By March 2003, the band was ready to start recording its new album, but instead of working with Is This It producer Gordon Raphael as previously reported, the Strokes began recording with Nigel Godrich of Radiohead and Beck fame. That May, however, the Strokes' sessions with Godrich came to an end, and they returned to Raphael to finish the album. The single 12:51 introduced the more meticulous, new wave-inspired sound of Room on Fire, which arrived in fall 2003. Just before the album's release, the Strokes hit the road once again, taking Kings of Leon with them. Early in 2006, they returned with the even poppier and more polished First Impressions of Earth.
The band took a hiatus after the tour for that album, with each member working on other projects. Albert Hammond, Jr. was the first to venture into the solo fray with Yours to Keep, which was released in late 2006 in the U.K. and in early 2007 in the U.S.; he followed it with 2008's Como Te Llama? Fabrizio Moretti played with the indie pop band Little Joy, whose self-titled album arrived in late 2008. Nikolai Fraiture embarked on the folky solo project Nickel Eye, and released the debut Time of the Assassins in early 2009. Although the Strokes headed back into the studio that same year, progress was slow as Julian Casablancas briefly shifted his attention to a solo album, Phrazes for the Young, which arrived that fall. After playing a headlining slot at Lollapalooza in 2010, the Strokes returned to the studio with renewed focus, eventually emerging with 2011's Angles.
When the Strokes returned from their lengthy post-First Impressions of Earth hiatus with Angles, they’d been apart almost as long as they’d been together. While they were gone, they cast a long shadow: upstarts like the Postelles and Neon Trees borrowed more than a few pages from their stylebook, and even established acts like Phoenix used the band’s strummy guitar pop for their own devices. During that time, the members of the Strokes pursued side projects that were more or less engaging, but it felt like the band still had unfinished business; though First Impressions was ambitious, it didn’t feel like a final statement. For that matter, neither does Angles, which arrived just a few months shy of their classic debut Is This It's tenth anniversary. Clocking in at a svelte 34 minutes, it’s as short as the band’s early albums, but Angles is a different beast. Somehow, the Strokes sound more retro here than they did before, with slick production coating everything in a new wave sheen. More worryingly, and perhaps inevitably, the group comes across more like a well-oiled machine than the gang they felt like on every other album. Fabrizio Moretti's drums are more mechanically precise than ever, and Julian Casablancas' voice is walled off in distortion that stands in sharp contrast to his pristine surroundings. This distance allows Nick Valensi to be Angles' star, turning in witty responses to Casablancas' vocals and dazzling solos like the one that graces “Two Kinds of Happiness”' mix of power pop and post-punk. But even if the Strokes don’t sound as passionate as they did before, they deliver a few quintessential moments. “Under Cover of Darkness” is an über-Strokes song, with tumbling verses that borrow “Last Night”'s melody and soaring, secretly earnest choruses; meanwhile, “Machu Picchu”'s reggae-fied strut harks back to Room on Fire. They sound even better -- and less studied -- on “Taken for a Fool,” which, with lines like “Monday, Tuesday is my weekend,” rivals their earlier songs for quotability, and on “Gratisfaction,” which plays like the perfect cross between Nick Lowe's “And So It Goes” and everything Billy Joel recorded from the late ‘70s to the early ‘80s. When they venture from this territory, the results are mixed, ranging from the sweet synth pop of “Games” and “Life Is Simple in the Moonlight” to less successful, insular experiments like “Call Me Back” and “You’re So Right.” Ultimately, Angles' best moments are reassuring rather than exciting, offering proof that the Strokes can still make an album together, and hope that it'll come more naturally to them next time.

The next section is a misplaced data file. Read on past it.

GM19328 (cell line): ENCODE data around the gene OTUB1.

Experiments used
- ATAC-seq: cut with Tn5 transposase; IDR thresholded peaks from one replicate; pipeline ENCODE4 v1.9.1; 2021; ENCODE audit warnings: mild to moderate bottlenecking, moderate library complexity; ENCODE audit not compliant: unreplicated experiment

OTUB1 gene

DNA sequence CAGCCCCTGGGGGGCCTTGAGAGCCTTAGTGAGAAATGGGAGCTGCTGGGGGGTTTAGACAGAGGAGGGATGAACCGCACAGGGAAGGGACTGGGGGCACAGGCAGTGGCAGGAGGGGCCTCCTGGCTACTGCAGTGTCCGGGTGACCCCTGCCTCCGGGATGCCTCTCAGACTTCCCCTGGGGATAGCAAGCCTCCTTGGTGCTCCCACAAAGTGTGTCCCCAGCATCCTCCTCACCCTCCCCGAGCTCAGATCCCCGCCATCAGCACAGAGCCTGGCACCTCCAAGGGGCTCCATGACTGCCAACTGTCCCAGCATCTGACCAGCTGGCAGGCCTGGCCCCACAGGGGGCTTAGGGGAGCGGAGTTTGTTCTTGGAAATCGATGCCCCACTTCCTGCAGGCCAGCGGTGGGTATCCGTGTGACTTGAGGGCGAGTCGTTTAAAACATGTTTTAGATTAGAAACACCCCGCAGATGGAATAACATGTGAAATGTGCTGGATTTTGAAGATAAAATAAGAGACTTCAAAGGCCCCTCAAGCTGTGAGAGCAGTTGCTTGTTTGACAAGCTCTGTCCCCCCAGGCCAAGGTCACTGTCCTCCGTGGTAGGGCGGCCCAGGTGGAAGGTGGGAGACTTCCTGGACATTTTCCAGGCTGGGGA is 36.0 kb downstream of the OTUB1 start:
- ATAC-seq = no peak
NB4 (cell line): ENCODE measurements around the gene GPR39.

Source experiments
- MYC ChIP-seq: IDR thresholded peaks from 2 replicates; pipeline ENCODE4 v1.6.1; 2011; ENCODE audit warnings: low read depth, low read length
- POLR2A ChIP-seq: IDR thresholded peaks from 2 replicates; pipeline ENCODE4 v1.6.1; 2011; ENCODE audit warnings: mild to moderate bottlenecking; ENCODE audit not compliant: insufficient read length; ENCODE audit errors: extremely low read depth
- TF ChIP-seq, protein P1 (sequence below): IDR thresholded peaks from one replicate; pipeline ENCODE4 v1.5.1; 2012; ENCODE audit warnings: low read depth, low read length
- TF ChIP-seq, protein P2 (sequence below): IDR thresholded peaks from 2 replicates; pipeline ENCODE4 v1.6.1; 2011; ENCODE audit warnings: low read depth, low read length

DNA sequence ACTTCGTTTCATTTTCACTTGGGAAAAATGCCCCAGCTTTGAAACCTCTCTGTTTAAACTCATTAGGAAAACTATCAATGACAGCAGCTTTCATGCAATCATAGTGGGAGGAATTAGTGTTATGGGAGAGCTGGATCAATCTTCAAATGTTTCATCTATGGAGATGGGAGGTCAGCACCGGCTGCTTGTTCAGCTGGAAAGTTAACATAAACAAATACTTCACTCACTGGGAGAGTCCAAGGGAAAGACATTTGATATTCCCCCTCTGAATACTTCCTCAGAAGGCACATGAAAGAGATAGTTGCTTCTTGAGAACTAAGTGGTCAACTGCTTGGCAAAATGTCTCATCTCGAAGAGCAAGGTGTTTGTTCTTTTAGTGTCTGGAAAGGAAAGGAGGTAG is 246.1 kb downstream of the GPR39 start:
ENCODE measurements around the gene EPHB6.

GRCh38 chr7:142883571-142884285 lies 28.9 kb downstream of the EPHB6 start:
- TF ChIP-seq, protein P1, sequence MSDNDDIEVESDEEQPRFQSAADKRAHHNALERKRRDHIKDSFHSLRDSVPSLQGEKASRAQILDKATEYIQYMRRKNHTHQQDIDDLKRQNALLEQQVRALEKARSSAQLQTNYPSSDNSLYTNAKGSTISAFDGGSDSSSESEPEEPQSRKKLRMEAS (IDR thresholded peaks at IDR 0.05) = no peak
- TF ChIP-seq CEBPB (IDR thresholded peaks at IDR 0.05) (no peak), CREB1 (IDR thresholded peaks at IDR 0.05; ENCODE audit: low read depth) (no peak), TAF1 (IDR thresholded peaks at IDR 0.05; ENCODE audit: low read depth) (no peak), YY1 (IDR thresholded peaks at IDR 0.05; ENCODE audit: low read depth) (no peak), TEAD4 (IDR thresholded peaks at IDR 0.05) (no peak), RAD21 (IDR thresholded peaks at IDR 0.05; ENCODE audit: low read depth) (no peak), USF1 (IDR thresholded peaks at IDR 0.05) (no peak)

1 Machu Picchu Strokes 3:32
2 Under Cover of Darkness Strokes 3:57
3 Two Kinds of Happiness Strokes 3:43
4 You're so Right Strokes 2:33
5 Taken for a Fool Strokes 3:24
6 Games Strokes 3:53
7 Call Me Back Strokes 3:03
8 Gratisfaction Strokes 2:59
9 Metabolism Strokes 3:04
10 Life Is Simple in the Moonlight Strokes 4:15